The process with the publisher was rather different. The person I was talking to suggested a...
What would it look like if the rapidly-evolving social world of Web 2.0 collided with the sterile and static corporate Intranet? What would happen if information flowed from the outside in, instead of inside out?
Those are the questions at the heart of an interesting experiment unfolding at global consulting firm Capgemini .
A few years ago, in response to disruptive changes in its operating environment, Capgemini began experimenting with Yammer , a private and secure enterprise social network that allows employees to hold conversations, read posts, and actively collaborate with their co-workers in real-time. Chief Technology Officer Andy Mulholland says that activity is feeding the "collective consciousness of the 20,000 people who subscribe to Yammer internally."
Yammer is decentralising the information flow at Capgemini to create greater collaboration from the outside in. Far-flung IT consultants who work at client locations around the world make up about half of the firm's 110,000-person workforce. Those "edge-dwellers" are the most active users of Yammer. They're using it as a tool to help them deal with the variability they encounter in the field and to do more by tapping into a corporate knowledge bank in real time....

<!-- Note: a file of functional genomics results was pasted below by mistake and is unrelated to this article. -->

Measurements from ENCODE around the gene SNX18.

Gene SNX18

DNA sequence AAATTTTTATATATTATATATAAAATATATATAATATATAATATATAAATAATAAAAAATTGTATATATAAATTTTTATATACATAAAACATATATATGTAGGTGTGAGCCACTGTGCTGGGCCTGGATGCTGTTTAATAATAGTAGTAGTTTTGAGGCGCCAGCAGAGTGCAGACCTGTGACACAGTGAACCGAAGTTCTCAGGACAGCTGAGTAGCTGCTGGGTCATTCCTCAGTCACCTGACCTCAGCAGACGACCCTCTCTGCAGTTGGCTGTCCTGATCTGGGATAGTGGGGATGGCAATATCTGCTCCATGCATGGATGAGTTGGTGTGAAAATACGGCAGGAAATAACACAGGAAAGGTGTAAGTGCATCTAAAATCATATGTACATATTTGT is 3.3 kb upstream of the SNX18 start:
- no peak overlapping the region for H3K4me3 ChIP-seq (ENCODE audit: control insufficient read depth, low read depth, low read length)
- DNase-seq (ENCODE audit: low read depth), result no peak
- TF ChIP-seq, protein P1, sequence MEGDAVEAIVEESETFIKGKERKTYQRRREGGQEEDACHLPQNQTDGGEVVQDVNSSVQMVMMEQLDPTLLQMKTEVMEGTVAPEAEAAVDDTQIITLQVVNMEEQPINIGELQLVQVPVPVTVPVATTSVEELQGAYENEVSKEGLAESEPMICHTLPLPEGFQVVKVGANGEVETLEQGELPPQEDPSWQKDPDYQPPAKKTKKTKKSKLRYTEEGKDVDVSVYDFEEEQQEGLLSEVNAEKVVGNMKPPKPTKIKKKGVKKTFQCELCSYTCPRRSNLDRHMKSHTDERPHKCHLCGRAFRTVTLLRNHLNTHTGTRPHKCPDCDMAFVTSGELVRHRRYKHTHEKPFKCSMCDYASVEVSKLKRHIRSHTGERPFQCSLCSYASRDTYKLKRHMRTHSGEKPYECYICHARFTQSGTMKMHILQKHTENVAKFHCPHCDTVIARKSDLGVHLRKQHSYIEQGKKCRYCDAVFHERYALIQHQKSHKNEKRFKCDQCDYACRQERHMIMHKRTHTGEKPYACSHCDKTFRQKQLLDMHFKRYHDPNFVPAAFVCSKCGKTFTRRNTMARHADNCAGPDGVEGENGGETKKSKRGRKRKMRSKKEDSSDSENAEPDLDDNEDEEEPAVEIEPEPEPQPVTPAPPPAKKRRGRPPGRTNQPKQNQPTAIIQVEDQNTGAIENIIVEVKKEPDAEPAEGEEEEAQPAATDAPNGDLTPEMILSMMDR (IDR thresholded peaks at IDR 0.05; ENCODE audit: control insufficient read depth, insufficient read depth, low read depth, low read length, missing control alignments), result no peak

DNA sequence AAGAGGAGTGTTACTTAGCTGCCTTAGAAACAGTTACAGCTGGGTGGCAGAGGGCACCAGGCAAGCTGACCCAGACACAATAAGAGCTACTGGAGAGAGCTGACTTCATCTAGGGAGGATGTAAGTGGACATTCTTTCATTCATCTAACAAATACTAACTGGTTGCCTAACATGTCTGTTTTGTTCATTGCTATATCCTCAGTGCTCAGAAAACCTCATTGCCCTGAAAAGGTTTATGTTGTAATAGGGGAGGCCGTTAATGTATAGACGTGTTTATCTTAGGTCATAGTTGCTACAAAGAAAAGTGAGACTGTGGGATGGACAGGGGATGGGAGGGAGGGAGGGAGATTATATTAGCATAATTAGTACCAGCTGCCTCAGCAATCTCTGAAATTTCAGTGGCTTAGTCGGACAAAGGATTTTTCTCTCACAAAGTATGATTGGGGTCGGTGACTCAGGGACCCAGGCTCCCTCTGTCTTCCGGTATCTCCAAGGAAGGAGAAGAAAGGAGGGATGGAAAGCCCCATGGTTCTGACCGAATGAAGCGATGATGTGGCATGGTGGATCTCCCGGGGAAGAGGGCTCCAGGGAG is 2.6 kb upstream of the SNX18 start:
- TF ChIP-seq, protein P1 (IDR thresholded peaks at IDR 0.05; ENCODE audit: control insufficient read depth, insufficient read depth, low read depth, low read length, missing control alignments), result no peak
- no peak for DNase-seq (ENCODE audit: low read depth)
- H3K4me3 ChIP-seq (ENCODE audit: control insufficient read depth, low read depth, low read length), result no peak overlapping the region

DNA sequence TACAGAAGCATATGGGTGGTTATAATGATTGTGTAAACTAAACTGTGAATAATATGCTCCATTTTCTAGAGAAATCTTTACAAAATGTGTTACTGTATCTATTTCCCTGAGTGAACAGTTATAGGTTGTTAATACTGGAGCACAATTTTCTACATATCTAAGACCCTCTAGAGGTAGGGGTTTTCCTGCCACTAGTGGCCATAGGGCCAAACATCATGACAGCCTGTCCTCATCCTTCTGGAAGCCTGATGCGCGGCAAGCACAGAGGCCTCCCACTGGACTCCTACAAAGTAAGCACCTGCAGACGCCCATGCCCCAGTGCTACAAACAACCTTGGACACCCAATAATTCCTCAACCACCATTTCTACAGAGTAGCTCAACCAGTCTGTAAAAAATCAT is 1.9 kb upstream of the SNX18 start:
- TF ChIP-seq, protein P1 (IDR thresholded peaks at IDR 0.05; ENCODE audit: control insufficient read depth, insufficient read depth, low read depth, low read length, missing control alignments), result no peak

Employee engagement is, as they say, a no-brainer. There are stacks of literature showing that companies with committed employees who feel strongly about their organization do better financially than those with indifferent employees. In many cases, too, improvement is actually quite easy to achieve.
Large numbers of employees work in silos, with deep functional expertise but no line of sight to the person ultimately buying their product. Yet it turns out that exposure to customers can be a powerful source of insight and motivation.
That is what pharmaceutical giant Roche found when a team devised an experiment to put the engagement proposition to a test. But, in the end, it wasn't quite as simple as that.
The Roche team realized it would be easy to get stuck at a high level of abstraction in a study of this type, so they focused on a simple straightforward hypothesis: that a deeper emotional understanding of the company's real value to patients and society would deliver extra engagement among employees .
Now, the team believed its employees were already engaged...